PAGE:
Welcome to the new Race to Justice, the blog of the New York Law School Racial Justice Project. Race to Justice is a forum for discussion on issues of race, justice, and equality. While many have proclaimed that we are now living in a “post-racial” society, racism is alive and well. Yet our nation remains unable to have meaningful conversations about race and injustice.
Through this blog we hope to increase awareness of racism and structural racial inequality that continue to plague America, and provide commentary on current events that impact racial equality.
The blog will also be a place to learn about recent court decisions that involve issues of racial justice and upcoming events.
We hope you will visit the blog often. If you have questions about Race to Justice or the work of the Racial Justice Project, please contact us at firstname.lastname@example.org.
With nearly 300 attendees, our spring Symposium was an unqualified success. We are grateful to the many practitioners, academics, organizers, and members of the public who prepared materials, spoke on a panel, or attended the day’s events.
For those who weren’t able to attend, we are extremely pleased to announce that video of the symposium is now available for streaming on our website. Click here to launch the video player.
Ripples of Injustice:
The Impact of Criminal Justice Policies on Minority Communities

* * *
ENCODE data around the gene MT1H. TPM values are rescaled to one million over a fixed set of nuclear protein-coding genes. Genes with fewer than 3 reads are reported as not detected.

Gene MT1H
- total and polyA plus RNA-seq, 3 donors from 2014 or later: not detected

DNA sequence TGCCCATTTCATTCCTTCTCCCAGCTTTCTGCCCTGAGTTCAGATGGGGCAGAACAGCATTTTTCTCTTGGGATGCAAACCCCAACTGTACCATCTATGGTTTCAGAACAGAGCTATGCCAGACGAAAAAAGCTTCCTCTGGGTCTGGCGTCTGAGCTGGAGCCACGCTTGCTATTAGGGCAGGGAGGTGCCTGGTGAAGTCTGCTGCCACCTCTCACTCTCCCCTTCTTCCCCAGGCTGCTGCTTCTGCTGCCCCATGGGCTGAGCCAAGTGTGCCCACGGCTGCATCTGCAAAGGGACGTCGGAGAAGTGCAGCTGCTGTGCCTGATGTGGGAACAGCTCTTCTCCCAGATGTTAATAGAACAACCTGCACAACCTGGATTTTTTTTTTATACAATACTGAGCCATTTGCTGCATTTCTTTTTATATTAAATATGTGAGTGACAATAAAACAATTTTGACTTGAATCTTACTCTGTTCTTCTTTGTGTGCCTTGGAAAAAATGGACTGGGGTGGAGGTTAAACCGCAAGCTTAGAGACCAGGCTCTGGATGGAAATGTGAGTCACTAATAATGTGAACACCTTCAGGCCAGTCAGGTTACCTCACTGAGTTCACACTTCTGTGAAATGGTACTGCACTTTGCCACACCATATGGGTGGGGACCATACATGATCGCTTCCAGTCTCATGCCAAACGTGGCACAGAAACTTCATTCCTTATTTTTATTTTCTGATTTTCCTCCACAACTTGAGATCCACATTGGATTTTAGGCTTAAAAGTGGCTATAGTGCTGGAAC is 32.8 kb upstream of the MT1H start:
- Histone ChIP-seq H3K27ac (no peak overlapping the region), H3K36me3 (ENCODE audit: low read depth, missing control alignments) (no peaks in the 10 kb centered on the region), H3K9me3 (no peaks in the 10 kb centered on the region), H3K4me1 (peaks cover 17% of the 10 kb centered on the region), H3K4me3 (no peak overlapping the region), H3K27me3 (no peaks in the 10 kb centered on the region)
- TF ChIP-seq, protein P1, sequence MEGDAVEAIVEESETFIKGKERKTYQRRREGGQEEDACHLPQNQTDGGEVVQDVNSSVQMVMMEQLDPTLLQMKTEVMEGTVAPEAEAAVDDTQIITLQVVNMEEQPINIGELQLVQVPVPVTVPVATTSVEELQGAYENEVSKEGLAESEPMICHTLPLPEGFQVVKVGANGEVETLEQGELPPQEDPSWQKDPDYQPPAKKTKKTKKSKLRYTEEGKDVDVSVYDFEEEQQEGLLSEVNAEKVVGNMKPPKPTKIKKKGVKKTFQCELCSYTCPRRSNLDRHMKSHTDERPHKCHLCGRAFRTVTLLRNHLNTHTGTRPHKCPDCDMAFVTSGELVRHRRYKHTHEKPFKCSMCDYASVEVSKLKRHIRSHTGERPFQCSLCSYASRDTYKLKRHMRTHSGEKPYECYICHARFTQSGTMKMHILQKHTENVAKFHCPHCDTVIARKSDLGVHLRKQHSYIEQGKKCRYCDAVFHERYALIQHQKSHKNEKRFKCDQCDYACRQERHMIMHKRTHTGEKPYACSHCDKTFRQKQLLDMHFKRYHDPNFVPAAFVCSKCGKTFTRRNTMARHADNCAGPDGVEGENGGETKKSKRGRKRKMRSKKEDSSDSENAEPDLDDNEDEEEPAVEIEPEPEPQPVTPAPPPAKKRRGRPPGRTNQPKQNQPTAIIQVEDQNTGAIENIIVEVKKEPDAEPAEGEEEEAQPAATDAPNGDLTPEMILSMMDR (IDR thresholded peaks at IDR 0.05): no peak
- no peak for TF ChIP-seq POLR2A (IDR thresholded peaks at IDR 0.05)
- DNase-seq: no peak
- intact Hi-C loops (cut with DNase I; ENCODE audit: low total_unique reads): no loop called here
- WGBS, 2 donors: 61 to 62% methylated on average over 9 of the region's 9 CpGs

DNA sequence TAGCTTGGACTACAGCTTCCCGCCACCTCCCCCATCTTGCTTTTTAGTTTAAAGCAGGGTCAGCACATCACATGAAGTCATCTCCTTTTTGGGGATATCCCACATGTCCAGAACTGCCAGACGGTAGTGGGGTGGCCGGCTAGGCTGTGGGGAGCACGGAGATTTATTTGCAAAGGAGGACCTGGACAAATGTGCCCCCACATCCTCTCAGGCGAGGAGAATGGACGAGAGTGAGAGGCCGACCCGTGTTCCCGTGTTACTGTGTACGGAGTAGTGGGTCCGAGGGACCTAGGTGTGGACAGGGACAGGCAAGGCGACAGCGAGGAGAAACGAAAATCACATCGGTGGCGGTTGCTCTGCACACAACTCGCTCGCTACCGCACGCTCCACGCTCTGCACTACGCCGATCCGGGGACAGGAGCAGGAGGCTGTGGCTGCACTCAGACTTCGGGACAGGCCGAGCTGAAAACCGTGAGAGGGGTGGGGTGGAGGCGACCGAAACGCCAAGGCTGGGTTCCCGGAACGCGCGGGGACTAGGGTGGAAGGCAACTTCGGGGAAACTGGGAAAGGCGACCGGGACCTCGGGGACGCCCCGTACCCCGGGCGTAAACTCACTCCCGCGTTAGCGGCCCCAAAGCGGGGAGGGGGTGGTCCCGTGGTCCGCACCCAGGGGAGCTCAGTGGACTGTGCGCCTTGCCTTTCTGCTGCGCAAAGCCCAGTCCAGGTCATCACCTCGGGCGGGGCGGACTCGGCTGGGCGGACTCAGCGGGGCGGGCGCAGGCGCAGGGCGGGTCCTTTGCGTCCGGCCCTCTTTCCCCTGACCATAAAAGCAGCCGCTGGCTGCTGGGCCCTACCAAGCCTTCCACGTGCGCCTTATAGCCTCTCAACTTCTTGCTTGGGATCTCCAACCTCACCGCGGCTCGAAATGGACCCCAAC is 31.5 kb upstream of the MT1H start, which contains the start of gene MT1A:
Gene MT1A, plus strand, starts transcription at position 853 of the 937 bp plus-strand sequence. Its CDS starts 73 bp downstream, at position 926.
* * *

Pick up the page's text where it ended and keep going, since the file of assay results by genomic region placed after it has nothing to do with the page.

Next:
The Justice Action Center’s Racial Justice Project and the Racial Justice Project of the American Civil Liberties Union are pleased to co-sponsor a one-day conference in New York City for advocates, organizers, litigators, researchers, and individuals to explore the impact of criminal justice policies and practices on minority communities. The conference will take place on Friday, April 27, 2012, at New York Law School. The conference will explore the long-term impact of criminal justice policies on the home communities. For more information, including registration, a complete schedule of events, and continuing legal education information, please visit the conference website: www.nyls.edu/Symposium2012.
Videos of our recent symposium, the School-to-Prison-Pipeline, are now available for online viewing.
The School-to-Prison Pipeline refers to systemic policies and practices that push our nation’s schoolchildren, especially at-risk children, out of classrooms and into the juvenile and criminal justice systems. It reflects a prioritization of incarceration over education, particularly for children of color.
This one-day conference brought together attorneys, researchers, students, and other advocates from across the nation and from the diverse fields of education law, racial justice, civil rights, juvenile justice, and disabilities law, among others. A large portion of the conference was devoted to breakout sessions, permitting participants to gather in small groups to brainstorm and develop promising new strategies for this work.
Click here to view the videos.